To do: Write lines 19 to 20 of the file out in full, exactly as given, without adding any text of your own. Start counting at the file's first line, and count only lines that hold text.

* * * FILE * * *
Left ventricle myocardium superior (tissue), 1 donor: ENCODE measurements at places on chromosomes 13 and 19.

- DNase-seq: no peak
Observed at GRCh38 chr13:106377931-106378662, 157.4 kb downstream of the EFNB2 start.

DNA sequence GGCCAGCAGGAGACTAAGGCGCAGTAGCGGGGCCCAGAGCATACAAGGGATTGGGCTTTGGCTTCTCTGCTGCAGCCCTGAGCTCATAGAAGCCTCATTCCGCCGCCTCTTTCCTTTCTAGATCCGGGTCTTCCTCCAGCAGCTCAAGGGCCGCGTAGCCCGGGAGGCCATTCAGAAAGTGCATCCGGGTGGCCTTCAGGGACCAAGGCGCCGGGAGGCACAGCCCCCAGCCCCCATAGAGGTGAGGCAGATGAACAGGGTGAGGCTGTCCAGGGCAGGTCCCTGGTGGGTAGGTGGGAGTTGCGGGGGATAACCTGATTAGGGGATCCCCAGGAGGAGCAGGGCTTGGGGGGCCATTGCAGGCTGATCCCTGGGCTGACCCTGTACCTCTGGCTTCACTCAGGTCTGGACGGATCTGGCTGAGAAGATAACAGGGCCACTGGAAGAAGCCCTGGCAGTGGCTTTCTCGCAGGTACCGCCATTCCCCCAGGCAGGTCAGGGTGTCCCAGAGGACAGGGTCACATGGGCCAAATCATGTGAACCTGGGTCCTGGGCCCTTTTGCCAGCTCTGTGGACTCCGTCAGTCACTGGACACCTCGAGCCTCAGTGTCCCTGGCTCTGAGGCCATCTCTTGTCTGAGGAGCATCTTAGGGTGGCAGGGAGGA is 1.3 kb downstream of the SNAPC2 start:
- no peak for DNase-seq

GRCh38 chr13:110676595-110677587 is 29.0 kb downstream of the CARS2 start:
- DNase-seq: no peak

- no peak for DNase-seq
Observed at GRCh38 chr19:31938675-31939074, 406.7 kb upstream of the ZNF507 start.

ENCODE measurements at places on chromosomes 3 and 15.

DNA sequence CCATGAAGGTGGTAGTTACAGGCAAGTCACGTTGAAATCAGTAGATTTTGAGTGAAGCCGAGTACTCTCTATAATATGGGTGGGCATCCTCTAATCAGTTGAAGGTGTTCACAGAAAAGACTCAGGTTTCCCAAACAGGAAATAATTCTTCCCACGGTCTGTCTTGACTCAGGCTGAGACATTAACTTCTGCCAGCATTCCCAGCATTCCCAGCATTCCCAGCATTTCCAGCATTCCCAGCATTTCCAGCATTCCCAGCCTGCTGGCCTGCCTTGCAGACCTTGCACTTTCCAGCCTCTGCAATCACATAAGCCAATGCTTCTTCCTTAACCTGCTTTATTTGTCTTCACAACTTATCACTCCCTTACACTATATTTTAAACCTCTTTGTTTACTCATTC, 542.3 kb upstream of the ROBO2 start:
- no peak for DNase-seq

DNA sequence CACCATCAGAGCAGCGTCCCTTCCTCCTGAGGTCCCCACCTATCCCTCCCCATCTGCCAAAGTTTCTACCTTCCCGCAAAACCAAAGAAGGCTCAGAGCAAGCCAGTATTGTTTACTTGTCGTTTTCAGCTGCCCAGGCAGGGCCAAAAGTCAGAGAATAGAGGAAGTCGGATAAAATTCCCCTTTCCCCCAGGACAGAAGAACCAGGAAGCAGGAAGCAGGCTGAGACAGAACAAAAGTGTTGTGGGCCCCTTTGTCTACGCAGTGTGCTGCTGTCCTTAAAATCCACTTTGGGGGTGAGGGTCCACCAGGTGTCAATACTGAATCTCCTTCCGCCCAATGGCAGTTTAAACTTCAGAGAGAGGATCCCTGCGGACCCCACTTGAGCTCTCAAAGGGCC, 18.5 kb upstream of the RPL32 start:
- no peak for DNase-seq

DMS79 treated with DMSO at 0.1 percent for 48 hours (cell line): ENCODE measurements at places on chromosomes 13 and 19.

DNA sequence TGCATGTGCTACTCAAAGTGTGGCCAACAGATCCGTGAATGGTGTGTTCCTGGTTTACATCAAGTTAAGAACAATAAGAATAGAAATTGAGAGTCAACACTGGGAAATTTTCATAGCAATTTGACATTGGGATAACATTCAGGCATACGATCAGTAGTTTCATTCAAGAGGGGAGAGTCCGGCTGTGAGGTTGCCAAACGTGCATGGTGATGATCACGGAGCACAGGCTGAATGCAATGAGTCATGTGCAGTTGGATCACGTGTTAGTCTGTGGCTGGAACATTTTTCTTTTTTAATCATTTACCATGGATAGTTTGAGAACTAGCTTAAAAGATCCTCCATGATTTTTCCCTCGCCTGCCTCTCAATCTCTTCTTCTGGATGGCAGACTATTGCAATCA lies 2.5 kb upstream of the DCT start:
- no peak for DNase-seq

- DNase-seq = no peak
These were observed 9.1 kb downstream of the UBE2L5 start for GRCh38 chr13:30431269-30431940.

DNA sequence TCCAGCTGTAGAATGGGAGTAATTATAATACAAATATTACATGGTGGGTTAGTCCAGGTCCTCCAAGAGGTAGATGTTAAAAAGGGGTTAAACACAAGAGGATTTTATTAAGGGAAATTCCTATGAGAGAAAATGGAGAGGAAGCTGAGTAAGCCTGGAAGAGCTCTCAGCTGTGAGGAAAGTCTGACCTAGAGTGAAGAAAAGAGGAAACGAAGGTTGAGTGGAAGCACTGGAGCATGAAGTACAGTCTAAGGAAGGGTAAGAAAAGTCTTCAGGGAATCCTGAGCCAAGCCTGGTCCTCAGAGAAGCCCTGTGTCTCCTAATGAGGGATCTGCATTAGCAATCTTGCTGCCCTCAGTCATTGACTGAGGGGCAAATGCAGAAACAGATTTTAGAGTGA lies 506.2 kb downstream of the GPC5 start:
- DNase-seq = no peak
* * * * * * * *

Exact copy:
These were observed 9.1 kb downstream of the UBE2L5 start for GRCh38 chr13:30431269-30431940.

DNA sequence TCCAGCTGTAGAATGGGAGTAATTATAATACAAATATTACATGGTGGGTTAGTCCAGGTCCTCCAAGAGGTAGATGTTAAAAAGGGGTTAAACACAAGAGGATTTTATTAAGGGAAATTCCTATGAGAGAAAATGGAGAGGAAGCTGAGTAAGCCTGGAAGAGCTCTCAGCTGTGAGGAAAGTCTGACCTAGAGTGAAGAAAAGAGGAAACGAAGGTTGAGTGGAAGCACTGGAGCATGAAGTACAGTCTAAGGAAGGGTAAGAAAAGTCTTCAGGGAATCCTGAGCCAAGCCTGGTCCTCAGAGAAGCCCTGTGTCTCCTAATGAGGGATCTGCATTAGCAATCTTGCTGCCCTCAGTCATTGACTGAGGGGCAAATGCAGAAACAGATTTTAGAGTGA lies 506.2 kb downstream of the GPC5 start: